• Briefly describe the material, providing a simple overview and summary. Who created it and what does it contain?
  • Discuss the resource within an archival context, its relationship to archives and its significance for the discipline. This should include reference to at least one class reading.
  • Evaluate the resource as a whole in terms of its usefulness to archivists and users of archives materials. This should include not just the content of the collection, but also its interface and metadata.
  • Do not focus on minor typographical or factual errors unless the work is significantly compromised.

Submission guidelines

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Unit 1: Indigenous Holdings Lib-Guide Prototype

A lib-guide is a resource, usually online, that helps researchers investigate a subject or theme. One way to think of it is as an interactive annotated bibliography that allows users to understand the kinds of resources that are available, understand how they are organized and where they are located, and identify the resources that are most useful to them. (Sample lib-guides are available on the Resources page.)

For this group assignment, the class will collectively develop a prototype of a lib-guide for indigenous materials in the Benson Latin American Collection. The assignment is motivated by the SAA Protocols for Native American Archival Materials, which call on heritage institutions to be more intentional in their approach to indigenous heritage and intellectual property. One step in this process is identifying the breadth and depth of indigenous holdings in a collection.

The Benson holdings are too large to be completely surveyed for this assignment. That’s why this assignment asks you to create a prototype - a model for what this kind of lib-guide should be. This will involve making decisions as a class about the lib-guide, including:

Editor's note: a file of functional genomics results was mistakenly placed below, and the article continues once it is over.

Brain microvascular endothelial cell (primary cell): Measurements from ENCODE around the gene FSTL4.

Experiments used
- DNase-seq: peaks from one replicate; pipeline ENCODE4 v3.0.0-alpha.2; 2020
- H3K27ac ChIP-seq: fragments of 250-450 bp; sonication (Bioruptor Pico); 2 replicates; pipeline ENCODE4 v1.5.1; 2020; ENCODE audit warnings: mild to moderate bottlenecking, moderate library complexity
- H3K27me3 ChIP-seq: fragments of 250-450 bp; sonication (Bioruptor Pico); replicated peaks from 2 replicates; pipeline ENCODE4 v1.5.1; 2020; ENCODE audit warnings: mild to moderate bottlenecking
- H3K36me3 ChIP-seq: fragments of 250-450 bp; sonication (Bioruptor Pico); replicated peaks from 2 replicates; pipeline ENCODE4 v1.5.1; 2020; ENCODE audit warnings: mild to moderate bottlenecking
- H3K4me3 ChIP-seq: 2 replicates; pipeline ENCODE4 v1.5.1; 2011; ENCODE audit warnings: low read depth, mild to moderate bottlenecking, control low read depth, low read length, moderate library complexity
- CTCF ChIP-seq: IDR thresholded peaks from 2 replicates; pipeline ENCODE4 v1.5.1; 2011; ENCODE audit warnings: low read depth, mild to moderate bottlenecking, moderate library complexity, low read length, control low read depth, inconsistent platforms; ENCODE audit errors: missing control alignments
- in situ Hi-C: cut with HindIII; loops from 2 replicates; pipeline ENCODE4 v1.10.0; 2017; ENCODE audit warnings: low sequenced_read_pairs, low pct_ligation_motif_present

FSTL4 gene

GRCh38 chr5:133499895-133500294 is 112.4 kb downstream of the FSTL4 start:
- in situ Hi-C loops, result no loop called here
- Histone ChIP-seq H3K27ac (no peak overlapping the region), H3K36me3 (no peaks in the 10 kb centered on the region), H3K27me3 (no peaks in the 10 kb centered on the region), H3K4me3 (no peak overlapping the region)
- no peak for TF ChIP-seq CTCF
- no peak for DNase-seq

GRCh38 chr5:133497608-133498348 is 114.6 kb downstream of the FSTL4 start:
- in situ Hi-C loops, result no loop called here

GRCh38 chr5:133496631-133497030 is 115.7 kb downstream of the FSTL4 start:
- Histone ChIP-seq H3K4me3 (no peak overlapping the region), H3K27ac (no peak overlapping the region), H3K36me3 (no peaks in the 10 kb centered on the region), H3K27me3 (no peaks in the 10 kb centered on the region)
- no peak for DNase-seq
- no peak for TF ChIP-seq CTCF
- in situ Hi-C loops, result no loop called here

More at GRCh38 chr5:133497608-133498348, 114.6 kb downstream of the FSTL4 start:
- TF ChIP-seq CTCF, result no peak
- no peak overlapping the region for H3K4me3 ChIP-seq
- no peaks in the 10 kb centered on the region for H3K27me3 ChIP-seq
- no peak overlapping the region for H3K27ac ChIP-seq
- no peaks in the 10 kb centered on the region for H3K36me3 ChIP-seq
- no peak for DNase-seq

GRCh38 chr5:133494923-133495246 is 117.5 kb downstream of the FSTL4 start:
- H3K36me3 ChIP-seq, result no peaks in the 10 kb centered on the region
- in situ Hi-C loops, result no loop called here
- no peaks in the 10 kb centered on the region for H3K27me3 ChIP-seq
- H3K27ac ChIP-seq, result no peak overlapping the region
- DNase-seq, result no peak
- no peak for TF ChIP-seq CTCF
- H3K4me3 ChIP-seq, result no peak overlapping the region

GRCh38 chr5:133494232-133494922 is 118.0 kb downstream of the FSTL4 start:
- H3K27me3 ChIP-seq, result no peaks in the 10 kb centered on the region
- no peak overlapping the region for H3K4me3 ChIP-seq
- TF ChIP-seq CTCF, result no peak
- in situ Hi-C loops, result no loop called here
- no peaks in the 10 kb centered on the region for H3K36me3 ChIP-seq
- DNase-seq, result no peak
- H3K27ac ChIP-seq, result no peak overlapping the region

• Scope: You are required to include at least some colonial-era holdings in your survey, but beyond that, the scope of the survey is up to you. What portion of the collection do you want to survey? How will you define an indigenous holding? What communities, collections, or kinds of material do you want to prioritize?
  • Method: what method will you use to find and identify relevant information?
  • Audience: Who is the lib-guide intended for?
  • Content: What kind of information should the lib-guide contain?
  • Form: How should the information be presented? How should it be organized?
  • Process: How will the labor of this assignment be distributed?
  • Platform: How do you want to present your lib-guide? Do you want it to be public? How do you want to disseminate it?
  • Evaluation: How should the completion of this assignment be evaluated by the instructors?

These decisions will be discussed during class, but you may have to continue the discussion outside of class as well. In addition to some scheduled discussion time, you will have a full class period to work collectively prior to the submission date.

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Unit 2: Humanities Media Project Proposal

Option 1: the AHPN

The digital portal to the Archivo Histórico de la Policía Nacional of Guatemala was launched in 2011 as a way to provide public access to the records contained in the AHPN. At the beginning of this unit, we will do an in-class exercise to explore this digital collection and evaluate the interface in terms of access, accessibility, and discoverability.

LLILAS Benson is remaking the AHPN website in order to improve access to the collection. This creates an opportunity for us to think creatively about what other kinds of features — in addition to better access — might help make this digital collection more meaningful and useful for the multiple audiences affiliated with the archive.